COLUMBUS—Today, State Senator Nina Turner (D-Cleveland) and State Representative Kathleen Clyde (D-Kent) introduced companion legislation to examine Ohio’s troubled compliance with the National Voter Registration Act (NVRA), or Motor Voter law.
In a repeat of the situation that plagued the November 2012 general election, the secretary of state again failed to send thousands of registration updates to local boards of elections until just days before the May 2013 primary. Failing to send this information in a timely manner is a violation of both state and federal laws.
“Yesterday, the U.S. Supreme Court upheld the Motor Voter law,” Rep. Clyde said. “And we should do everything we can in Ohio to ensure our compliance with this important federal law.”
In addition to investigating data-sharing delays, the Motor Voter Study Committee would examine why so few voters register at Ohio BMVs. Only 16.4% of the state’s registrations at public agencies come through the BMV, compared to 80.5% in Pennsylvania and 87.1% Michigan.
“The goal of the NVRA was to make it easier to register and cast a ballot, but this has not been the case in Ohio,” Senator Turner said. “Taking a hard look at how the state is falling short is just common sense.”
“We can and must to better for all Ohio voters,” stated both Sen. Turner and Rep. Clyde. “We encourage our colleagues in the legislature to give these bills the strong consideration they deserve.”
SB 146 and HB 214 would create a bi-partisan study committee to look at how to improve Ohio’s compliance with the Motor Voter law and increase training requirements for BMV employees.
COLUMBUS—Today, State Senator Nina Turner (D-Cleveland) released the following statement after the U.S. Supreme Court’s ruling in Arizona v. Inter Tribal Council of Arizona:
“The U.S. Supreme Court’s decision today reaffirms that states have an important role to play in elections, and that we have to get it right. In the 2012 election, we saw long lines at polling places, restricted voting hours, and suppression of the vote—particularly in low-income and minority neighborhoods. This verdict should be a reminder that we must work diligently to protect the voting rights of our fellow Ohioans.”
COLUMBUS– Members of the Ohio Senate today announced the introduction of a new bipartisan bill aimed at systemic reform of Ohio’s Medicaid system. The legislation, jointly sponsored by Senators Dave Burke (R–Marysville) and Capri Cafaro (D–Hubbard), seeks to help Ohioans gain access to affordable health care while minimizing costs to Ohio and maximizing the benefit to Ohio taxpayers.
“My colleagues in the General Assembly take very seriously the need to assist struggling Ohioans with basic services that provide a hand up rather than a hand out,” said Senate President Keith Faber (R–Celina). “This bipartisan working group has given thoughtful consideration to reforms that will make the Medicaid system more efficient and sustainable over the long-term. This bipartisan bill is the next step in the process.”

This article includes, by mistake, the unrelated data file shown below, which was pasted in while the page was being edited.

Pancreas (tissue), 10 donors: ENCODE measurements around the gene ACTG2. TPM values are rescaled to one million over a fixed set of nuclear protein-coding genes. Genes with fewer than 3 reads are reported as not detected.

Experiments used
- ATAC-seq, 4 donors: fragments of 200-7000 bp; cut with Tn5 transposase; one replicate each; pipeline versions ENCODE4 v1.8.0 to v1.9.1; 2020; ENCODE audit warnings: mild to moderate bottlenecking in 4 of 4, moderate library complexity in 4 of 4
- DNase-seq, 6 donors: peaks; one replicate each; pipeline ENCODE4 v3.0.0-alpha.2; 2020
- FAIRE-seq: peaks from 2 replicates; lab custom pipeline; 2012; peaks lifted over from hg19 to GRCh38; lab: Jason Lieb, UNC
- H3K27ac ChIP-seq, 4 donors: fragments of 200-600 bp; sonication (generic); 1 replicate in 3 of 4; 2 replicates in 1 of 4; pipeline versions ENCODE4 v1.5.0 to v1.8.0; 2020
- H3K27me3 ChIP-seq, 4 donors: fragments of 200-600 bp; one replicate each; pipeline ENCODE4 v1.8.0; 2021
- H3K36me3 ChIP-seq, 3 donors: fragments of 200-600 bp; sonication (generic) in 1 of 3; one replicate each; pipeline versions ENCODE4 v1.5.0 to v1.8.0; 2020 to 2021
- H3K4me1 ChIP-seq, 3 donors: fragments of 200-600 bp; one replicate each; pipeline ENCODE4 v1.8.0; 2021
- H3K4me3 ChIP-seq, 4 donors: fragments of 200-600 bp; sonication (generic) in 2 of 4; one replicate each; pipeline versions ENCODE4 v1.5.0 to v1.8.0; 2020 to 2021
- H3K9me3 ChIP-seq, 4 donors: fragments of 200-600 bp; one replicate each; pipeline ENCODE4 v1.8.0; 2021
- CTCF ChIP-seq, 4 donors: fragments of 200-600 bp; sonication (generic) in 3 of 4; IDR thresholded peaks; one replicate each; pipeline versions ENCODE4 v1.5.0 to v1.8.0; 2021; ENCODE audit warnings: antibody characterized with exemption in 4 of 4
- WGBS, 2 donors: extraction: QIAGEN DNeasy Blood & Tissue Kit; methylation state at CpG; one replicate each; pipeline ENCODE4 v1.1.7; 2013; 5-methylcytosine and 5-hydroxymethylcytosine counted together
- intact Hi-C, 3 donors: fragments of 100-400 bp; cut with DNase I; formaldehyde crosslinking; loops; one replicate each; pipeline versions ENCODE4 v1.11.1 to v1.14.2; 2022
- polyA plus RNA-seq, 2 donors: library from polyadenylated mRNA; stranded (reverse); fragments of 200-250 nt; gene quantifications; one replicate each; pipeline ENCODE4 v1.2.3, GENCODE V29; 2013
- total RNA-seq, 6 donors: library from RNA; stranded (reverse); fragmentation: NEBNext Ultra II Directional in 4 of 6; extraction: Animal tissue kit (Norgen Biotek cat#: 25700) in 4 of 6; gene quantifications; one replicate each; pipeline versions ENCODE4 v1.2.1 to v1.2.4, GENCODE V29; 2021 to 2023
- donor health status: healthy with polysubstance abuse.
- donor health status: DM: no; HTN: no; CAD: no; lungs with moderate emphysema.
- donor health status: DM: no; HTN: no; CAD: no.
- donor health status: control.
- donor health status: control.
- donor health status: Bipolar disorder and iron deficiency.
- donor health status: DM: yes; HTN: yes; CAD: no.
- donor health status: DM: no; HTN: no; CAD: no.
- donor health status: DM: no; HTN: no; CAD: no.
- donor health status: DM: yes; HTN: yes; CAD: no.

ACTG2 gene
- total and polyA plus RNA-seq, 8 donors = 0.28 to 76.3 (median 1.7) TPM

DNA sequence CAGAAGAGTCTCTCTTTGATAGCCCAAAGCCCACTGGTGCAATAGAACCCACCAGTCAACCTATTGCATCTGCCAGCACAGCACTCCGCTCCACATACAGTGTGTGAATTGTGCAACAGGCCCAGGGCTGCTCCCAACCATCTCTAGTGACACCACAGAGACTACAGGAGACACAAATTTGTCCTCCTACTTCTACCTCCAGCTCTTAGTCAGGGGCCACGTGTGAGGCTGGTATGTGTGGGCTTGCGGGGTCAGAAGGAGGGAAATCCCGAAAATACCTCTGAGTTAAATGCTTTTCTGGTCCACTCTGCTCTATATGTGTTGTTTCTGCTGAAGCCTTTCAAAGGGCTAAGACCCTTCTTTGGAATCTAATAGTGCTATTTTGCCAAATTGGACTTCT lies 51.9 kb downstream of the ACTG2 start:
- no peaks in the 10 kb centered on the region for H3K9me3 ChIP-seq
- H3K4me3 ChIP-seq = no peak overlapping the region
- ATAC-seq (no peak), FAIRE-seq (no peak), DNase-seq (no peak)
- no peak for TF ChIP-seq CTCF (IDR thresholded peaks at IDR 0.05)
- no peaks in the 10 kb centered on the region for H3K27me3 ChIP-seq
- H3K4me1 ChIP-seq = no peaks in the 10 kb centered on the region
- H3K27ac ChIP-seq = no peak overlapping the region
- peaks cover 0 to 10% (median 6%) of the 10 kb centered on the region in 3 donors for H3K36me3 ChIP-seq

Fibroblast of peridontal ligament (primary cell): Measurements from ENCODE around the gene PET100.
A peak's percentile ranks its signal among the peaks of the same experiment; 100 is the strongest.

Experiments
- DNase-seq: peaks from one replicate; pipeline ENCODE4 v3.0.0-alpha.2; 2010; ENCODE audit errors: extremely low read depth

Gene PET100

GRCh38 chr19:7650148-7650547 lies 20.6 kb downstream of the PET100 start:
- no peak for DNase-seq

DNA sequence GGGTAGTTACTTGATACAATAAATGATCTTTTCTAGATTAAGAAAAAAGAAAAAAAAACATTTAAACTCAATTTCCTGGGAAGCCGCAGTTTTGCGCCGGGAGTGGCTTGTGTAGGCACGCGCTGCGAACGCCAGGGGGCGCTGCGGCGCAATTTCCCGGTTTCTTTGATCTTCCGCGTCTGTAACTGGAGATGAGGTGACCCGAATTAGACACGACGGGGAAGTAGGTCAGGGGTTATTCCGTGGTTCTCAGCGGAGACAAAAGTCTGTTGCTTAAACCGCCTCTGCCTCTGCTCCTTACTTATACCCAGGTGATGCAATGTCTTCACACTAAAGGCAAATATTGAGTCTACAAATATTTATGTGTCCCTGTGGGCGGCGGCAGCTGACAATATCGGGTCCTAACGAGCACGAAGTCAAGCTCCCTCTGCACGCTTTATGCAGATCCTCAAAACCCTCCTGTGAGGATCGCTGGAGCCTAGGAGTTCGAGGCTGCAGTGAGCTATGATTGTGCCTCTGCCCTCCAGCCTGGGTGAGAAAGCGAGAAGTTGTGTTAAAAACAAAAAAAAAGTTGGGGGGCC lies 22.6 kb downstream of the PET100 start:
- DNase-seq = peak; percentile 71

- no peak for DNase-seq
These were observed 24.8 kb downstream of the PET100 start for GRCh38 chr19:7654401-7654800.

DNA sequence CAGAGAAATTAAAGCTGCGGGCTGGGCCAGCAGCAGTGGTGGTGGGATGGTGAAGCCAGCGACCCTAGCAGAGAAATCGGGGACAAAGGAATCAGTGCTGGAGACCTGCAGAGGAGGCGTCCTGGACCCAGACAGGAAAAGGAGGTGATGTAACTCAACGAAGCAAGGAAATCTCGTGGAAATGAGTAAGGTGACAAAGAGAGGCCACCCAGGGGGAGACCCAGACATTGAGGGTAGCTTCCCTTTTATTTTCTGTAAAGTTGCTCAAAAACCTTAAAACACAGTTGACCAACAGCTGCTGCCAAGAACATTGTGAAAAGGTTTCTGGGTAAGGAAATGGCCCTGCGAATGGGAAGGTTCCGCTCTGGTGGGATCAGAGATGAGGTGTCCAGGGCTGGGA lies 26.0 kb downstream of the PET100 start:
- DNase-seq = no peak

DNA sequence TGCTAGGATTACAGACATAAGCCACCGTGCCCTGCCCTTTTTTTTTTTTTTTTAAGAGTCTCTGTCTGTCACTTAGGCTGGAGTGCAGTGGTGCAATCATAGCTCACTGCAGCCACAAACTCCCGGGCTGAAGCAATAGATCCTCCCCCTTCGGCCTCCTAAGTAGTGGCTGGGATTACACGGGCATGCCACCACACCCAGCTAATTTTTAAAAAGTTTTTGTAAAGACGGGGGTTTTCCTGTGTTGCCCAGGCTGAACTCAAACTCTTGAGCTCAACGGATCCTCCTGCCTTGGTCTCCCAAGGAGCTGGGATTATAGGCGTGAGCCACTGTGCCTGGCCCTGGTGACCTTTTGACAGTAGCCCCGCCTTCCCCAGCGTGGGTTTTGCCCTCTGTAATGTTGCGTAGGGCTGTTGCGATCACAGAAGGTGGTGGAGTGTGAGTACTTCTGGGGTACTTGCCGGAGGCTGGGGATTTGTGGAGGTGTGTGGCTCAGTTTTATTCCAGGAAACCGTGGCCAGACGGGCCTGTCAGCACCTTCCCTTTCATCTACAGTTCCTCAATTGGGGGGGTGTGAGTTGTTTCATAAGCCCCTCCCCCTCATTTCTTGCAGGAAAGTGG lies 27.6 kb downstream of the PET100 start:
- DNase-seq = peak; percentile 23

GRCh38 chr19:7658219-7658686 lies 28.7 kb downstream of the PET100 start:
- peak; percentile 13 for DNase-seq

“The House and Senate have spent many weeks holding hearings and listening to testimony and now is the time for action,” said Senate Minority Leader Eric H. Kearney (D-Cincinnati). “The legislation is a good start, but only a start. We should seize the opportunity now to encourage workforce development, protect Ohio businesses and provide health coverage to more Ohioans.”
Senators Burke and Cafaro have engaged with colleagues in the Ohio House over the last several weeks to discuss possible Medicaid reform legislation. This bill, along with a companion bill introduced today in the House, aims to reduce health care costs and define performance metrics that create accountability for the Medicaid program.
“Our goal from the beginning has been to find ways to provide more services to more people in a more efficient and cost-effective manner,” said Senator Burke. “We have to remember when it comes to Medicaid, the taxpayer is the provider. Tax dollars we spend on Medicaid are dollars we are taking away from education, economic development, and other items important to Ohio. I believe it’s possible to achieve our objectives and bring true reform to Medicaid that is cost-effective and outcome driven. This bill will enable us to determine what that looks like.”
"This legislation represents a first step toward providing health coverage to more Ohioans especially the working poor and veterans," said Senator Cafaro. "The goal is to make sustainable reforms that improve health outcomes that contain costs and hold all parties involved accountable to continued health care and workforce innovation. While I am encouraged by the progress we have made, there is still much work to be done. We are at a critical crossroads to take action."
Among the policy priorities:
COLUMBUS—State Senator Nina Turner (D-Cleveland) was stunned by the introduction of House Bill 200, legislation that would impose a wide array of restrictions upon women seeking to make their own healthcare decisions.
“Women and their families have the right to make their personal healthcare decisions in a safe and supportive environment,” said Senator Turner. “House Bill 200 is an affront to that right. Taken together with the preposterous provisions in the state budget, the personal freedom of women in Ohio is under attack.”
House Bill 200, introduced by Rep. Ron Hood (R-Ashville) and cosponsored by 34 other Republican members of the Ohio House would impose an extensive set of new restrictions upon women considering abortions in the state, including:
“To force doctors—medical professionals—to provide their patients with medically inaccurate information in the name of political ideology is unconscionable,” Turner commented. According to the American College of Obstetricians and Gynecologists, multiple studies have demonstrated that having an abortion does not increase a woman’s chance of developing breast cancer.
Doctors that do not comply could be punished with a first degree felony and a fine of up to $1 million.